A team of students, staff and administrators from Northwestern University joined similar teams from 32 institutions from across the country in Washington, D.C., this month to focus on improving the health of their students by reducing harm associated with high-risk drinking. 

The session was the third face-to-face meeting of the Learning Collaborative on High-Risk Drinking, led by the Dartmouth Institute for Health Policy and Clinical Practice at Dartmouth College.

Northwestern has been a member of the National College Health Improvement Project (NCHIP) since it launched the learning collaborative on high risk drinking in April 2011.

At the three-day event, Northwestern representatives, led by Lisa Currie, director of health promotion and wellness, presented progress in harm reduction and helping students make safer choices around alcohol use.

Northwestern President Morton Schapiro also attended the Washington, D.C. gathering. He stressed that Northwestern’s involvement in the NCHIP collaborative is critical to the University’s efforts in reducing harm associated with drinking. 

“Reducing binge drinking and its harmful effects is an important goal for Northwestern,” President Schapiro said. “This innovative collaboration draws upon the collective wisdom and scholarship of institutions from across the country to help keep our students safe.”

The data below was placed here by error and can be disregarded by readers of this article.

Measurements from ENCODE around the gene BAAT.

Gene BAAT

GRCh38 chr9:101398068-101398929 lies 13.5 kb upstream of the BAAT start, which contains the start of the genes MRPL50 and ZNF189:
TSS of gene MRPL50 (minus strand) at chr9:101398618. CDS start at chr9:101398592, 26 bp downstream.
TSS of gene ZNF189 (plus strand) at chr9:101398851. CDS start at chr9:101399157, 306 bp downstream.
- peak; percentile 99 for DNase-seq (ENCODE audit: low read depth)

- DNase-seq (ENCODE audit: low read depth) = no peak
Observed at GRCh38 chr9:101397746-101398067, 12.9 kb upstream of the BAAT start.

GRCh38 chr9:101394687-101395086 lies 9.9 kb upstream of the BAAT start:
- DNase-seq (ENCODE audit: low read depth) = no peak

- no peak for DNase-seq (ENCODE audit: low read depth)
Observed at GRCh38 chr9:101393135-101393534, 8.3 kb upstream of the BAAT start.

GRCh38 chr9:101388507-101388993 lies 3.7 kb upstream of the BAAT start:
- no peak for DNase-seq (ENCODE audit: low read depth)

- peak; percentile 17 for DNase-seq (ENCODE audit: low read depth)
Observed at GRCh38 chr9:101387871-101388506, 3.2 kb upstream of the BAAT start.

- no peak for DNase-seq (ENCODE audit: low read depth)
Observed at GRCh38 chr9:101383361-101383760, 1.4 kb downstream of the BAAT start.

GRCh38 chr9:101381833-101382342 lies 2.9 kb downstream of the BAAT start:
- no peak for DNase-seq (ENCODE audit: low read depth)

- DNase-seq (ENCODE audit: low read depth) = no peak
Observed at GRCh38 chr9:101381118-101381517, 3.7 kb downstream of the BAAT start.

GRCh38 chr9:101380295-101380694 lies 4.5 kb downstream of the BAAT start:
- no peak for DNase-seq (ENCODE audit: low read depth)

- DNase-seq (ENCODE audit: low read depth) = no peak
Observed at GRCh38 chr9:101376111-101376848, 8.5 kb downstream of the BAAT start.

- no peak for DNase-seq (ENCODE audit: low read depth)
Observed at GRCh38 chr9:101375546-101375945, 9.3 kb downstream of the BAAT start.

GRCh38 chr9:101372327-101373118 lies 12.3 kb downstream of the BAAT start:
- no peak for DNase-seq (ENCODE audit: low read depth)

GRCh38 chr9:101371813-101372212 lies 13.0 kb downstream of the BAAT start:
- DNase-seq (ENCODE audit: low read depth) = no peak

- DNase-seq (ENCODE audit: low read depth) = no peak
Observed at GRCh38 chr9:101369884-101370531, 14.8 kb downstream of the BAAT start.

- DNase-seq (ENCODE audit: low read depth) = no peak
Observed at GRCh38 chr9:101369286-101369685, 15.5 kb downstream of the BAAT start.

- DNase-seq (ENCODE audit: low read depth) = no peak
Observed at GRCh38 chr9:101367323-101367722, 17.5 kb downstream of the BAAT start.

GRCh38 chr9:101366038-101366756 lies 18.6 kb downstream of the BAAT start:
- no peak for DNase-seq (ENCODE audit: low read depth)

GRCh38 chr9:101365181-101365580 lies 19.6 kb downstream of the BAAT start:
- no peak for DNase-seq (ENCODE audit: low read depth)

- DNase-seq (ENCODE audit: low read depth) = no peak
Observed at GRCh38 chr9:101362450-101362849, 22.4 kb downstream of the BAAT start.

The Northwestern presentations to fellow schools at the learning collaborative in D.C. included a report on the development and implementation of NU Nights, a student-led program designed to unite the campus at late night social events. 

During the event’s strategy sessions, campus improvement teams shared Northwestern approaches to pre-gaming, off-campus parties and other high-risk behaviors that the National Institute for Alcohol Abuse and Alcoholism estimates each year kill as many as 1,800 college students and contribute to hundreds of thousands injuries, sexual assaults and academic failures.

Since Northwestern joined the Learning Collaborative on High-Risk Drinking, improvements in student health safety include enhanced safety during the 2011 Homecoming Parade and a significant reduction of time between the occurrence of a conduct incident and a student referral to the appropriate intervention.

The university has also set up a website addressing alcohol abuse issues.

Other Northwestern representatives who attended the learning collaborative session in D.C. include:

•    Susan Cushman, coordinator of alcohol and other drug prevention
•    Ellen Herion Fingado, assistant director for student conduct and conflict resolution
•    Jennifer Dowd, graduate assistant for campus improvement team (enrolled in the School of Education and Social Policy Higher Education Administration and Policy program)
•    Burgwell Howard, assistant vice president for student engagement
•    Dan McAleer, deputy chief of University Police

The National College Health Improvement Project was created in 2010 by Jim Yong Kim, M.D., when he was Dartmouth’s president. Kim, who recently left Dartmouth to serve as the president of the World Bank, attended the event in the nation’s capital.

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